When travelling between stations which are south of Shoreditch, or north of of Shoreditch one pays £1.60 a journey in the peak and £1.50 outside of the peak.
Now, something slightly odd. If travelling from Wapping, Shadwell or Whitechapel to Shoreditch (we’ll refer to these as the southern group shortly), one pays £2.10 for a single. But travel from Rotherhithe, it will cost you £2.40 in peak or £1.90 at other times. So people coming from south of the river pay a £0.30 premium in peak, but get a £0.20 saving off peak! The same relationship exists for stations between Dalston Junction and Hoxton (the northern group), compared to those further north.
And if you want to travel between what I’ve labelled the ‘southern’ and the ‘northern’ groups of stations? You pay £2.40/£1.90, but if you want to travel outside of these stations either side of Shoreditch, your fare jumps again, this time to £2.80/£2.10. [Update: TfL have informed me that the different pricing on these stations is due to it being a ‘national rail’ zone 1-2 fare rather than a standard TfL zone 1-2 fare]
What I’m trying to get across, perhaps very well if what I’ve just written isn’t clear, is that TfL has successfully managed to make travel between these stations very confusing if you’re on a budget. I’ve seen people who only keep the bare minimum on their oyster cards getting emotional at Shadwell when they discover that the zone 2 to zone 2 journey that they thought they were making and which they budgeted as costing £1.60 actually cost £2.80 (or 75% more than expected!) meaning that they don’t have money to get home.
One way around this is to go on the Jubilee Line or DLR to Stratford and then take the spur of the Overground to Highbury & Islington, using the pink validator, but certainly during the peak, sharing a train with commuters to Canary Wharf doesn’t necesarily make for the most pleasant journey.
The financial impact on Londoners
Having noticed these odd pricing patterns I thought I’d find out what the impact of Shoreditch High Street being in zone 1 was. So I submitted an FOI request to TfL which revealed:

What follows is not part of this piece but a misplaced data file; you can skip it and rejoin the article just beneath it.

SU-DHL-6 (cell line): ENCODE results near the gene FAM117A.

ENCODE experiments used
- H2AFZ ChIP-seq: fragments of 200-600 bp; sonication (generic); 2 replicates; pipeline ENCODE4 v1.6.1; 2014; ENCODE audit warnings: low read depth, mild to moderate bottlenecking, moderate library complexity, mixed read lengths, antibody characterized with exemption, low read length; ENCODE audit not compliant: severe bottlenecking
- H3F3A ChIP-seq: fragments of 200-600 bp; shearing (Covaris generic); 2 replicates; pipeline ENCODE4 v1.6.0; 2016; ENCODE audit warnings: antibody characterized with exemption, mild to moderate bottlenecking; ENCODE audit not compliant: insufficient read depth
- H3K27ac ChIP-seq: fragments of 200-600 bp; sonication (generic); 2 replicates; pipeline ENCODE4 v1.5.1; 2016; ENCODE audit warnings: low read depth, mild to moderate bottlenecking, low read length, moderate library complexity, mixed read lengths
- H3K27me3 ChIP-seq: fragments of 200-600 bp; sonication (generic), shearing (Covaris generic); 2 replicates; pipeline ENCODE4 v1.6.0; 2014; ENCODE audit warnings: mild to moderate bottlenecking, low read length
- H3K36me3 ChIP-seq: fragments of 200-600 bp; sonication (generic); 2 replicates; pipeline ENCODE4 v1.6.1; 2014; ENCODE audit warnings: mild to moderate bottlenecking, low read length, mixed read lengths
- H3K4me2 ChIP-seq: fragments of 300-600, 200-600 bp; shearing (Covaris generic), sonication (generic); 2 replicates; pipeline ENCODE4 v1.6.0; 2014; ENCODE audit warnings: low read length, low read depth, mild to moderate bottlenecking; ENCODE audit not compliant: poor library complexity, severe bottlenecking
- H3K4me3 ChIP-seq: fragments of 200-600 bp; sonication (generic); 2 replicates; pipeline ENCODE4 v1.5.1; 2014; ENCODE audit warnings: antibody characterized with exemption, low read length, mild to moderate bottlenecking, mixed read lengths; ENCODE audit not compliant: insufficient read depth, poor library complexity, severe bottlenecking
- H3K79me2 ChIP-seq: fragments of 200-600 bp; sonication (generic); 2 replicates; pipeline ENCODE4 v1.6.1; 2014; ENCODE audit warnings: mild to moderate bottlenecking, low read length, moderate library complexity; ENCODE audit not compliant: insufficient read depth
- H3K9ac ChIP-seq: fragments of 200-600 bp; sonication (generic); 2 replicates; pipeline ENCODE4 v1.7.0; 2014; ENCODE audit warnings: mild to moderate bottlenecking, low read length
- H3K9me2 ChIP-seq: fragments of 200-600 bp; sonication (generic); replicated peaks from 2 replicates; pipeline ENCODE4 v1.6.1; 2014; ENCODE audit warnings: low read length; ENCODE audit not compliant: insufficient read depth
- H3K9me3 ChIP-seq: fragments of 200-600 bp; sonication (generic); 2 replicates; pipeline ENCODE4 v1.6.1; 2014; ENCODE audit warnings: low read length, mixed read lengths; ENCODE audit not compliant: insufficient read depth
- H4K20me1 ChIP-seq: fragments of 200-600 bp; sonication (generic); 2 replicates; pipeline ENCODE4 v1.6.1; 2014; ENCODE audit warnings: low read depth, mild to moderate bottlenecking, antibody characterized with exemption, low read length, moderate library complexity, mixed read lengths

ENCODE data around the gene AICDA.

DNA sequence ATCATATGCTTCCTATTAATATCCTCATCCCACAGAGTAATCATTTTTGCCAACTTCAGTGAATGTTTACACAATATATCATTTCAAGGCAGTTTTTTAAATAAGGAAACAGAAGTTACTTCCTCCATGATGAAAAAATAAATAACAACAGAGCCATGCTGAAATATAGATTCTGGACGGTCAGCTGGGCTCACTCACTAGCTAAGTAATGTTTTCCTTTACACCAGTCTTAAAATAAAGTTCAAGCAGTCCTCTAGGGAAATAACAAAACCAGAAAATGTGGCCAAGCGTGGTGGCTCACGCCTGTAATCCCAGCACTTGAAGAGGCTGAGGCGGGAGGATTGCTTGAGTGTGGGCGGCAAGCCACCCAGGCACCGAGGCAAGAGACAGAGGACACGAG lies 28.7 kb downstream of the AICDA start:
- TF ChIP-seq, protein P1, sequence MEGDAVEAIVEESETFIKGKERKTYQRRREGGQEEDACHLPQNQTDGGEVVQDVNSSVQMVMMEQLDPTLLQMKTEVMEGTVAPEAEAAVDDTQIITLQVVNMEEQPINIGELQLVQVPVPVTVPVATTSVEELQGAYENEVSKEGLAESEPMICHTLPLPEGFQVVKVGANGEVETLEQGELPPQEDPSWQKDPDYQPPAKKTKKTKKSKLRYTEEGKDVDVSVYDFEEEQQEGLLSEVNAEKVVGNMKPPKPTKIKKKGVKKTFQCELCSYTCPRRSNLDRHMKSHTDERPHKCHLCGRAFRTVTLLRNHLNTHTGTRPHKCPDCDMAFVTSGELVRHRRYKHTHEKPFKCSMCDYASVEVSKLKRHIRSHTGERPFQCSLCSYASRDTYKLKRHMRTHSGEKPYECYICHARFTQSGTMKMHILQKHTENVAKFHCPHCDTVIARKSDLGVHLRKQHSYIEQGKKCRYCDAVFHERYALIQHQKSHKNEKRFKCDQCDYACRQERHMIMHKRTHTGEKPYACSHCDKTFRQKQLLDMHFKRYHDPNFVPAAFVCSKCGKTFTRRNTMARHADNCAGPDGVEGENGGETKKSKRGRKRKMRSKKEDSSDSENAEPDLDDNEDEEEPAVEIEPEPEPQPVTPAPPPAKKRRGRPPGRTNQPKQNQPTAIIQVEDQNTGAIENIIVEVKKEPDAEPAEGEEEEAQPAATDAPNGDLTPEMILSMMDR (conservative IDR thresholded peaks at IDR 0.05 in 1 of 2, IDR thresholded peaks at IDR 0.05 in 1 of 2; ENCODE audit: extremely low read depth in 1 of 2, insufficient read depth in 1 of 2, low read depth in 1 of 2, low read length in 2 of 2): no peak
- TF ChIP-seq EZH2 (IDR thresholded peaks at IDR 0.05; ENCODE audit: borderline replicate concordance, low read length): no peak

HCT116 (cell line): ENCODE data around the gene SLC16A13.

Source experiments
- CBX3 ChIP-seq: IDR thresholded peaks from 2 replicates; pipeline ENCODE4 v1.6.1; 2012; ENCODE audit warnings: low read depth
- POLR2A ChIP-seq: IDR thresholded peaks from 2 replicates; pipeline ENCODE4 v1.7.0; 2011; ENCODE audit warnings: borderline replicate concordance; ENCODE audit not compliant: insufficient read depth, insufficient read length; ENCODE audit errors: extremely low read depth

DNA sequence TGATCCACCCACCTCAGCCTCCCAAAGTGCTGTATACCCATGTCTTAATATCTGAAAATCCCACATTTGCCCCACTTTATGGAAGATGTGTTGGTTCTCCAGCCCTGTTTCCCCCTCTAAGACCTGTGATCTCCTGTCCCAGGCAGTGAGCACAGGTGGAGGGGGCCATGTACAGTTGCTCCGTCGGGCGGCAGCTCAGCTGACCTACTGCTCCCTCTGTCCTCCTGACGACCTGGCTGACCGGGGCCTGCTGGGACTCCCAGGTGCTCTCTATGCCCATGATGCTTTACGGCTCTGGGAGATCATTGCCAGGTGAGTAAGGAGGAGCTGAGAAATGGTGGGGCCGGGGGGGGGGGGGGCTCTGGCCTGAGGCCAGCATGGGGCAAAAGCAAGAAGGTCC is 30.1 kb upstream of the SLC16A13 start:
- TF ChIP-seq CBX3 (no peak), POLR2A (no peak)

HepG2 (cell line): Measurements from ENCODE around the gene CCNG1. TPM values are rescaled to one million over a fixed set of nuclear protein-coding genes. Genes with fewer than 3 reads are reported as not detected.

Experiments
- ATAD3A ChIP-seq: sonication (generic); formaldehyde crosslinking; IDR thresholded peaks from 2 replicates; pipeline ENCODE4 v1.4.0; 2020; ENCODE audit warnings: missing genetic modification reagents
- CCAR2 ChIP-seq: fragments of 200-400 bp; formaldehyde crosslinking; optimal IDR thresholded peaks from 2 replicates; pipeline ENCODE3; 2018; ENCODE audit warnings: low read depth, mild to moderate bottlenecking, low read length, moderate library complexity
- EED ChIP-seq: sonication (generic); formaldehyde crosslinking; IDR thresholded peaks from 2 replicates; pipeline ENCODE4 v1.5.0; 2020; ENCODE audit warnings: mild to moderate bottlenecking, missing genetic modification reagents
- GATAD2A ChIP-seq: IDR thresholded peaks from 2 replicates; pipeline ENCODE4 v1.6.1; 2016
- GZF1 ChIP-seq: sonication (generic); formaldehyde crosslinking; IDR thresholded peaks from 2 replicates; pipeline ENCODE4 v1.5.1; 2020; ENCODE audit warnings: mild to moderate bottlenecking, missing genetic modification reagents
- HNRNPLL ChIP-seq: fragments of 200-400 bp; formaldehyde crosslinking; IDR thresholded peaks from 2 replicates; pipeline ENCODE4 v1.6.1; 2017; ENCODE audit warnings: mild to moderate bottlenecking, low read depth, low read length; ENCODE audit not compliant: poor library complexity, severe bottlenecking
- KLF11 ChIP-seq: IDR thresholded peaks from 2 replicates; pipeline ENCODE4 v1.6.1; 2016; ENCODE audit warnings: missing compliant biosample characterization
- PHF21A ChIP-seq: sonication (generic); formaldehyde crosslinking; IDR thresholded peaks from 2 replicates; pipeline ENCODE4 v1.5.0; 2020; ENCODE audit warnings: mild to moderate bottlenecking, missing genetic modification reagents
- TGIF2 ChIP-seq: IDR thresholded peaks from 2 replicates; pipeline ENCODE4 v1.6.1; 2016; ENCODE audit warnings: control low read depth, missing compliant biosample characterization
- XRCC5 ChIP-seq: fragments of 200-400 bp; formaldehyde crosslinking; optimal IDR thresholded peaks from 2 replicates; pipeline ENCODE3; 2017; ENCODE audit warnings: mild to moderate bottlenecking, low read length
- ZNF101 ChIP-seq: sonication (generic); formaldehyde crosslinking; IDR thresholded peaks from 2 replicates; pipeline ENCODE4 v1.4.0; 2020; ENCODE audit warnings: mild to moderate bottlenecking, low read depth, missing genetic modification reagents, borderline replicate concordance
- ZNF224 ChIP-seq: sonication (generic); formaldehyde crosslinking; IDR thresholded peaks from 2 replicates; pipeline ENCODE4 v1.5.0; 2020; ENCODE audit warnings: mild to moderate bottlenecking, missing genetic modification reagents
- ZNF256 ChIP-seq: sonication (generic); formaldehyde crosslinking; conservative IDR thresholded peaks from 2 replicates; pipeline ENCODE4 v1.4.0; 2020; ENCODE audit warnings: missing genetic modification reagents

- A total of 7.3 million passengers board or alight at Shoreditch High Street.
- A total of 9 million passengers pass through Shoreditch High Street station but do not alight.
- An extra £7 m per year is generated by Shoreditch High Street’s location in zone 1 rather than zone 2
- There is no plan to reconsider which zone Shoreditch is in
So. Passengers are paying an extra £7m a year on PAYG credit just to pass through a single station in zone 1. The actual cost to commuters will be even greater as people using travel cards will have been forced to pay for a travel card including zone 1, even if their start or end point isn’t in zone 1.
[Update – a note of caution: I asked what the cost to passengers who pass through Shoreditch is, so I assume this is what the £7m is, but no details of the calculation were provided. I’ve asked for clarification on which passengers this relates to. However, even if it includes those alighting at Shoreditch, it’s still likely to be significant]
What is key to this issue is the funding agreement with DfT: to obtain £24m to fund the extension TfL agreed to put Shoreditch in zone 1. So not only did TfL receive £24m free of charge from the government, they also get an additional £7m per year than had they stumped up the cash and done the logical thing of putting it in zone 2, or zone 1/2. I could understand keeping Shoreditch in zone 1 if the additional fares financed the extension, but in fact it just goes into TfL’s coffers, punishing the residents of East London who seek to avoid the much more crowded underground.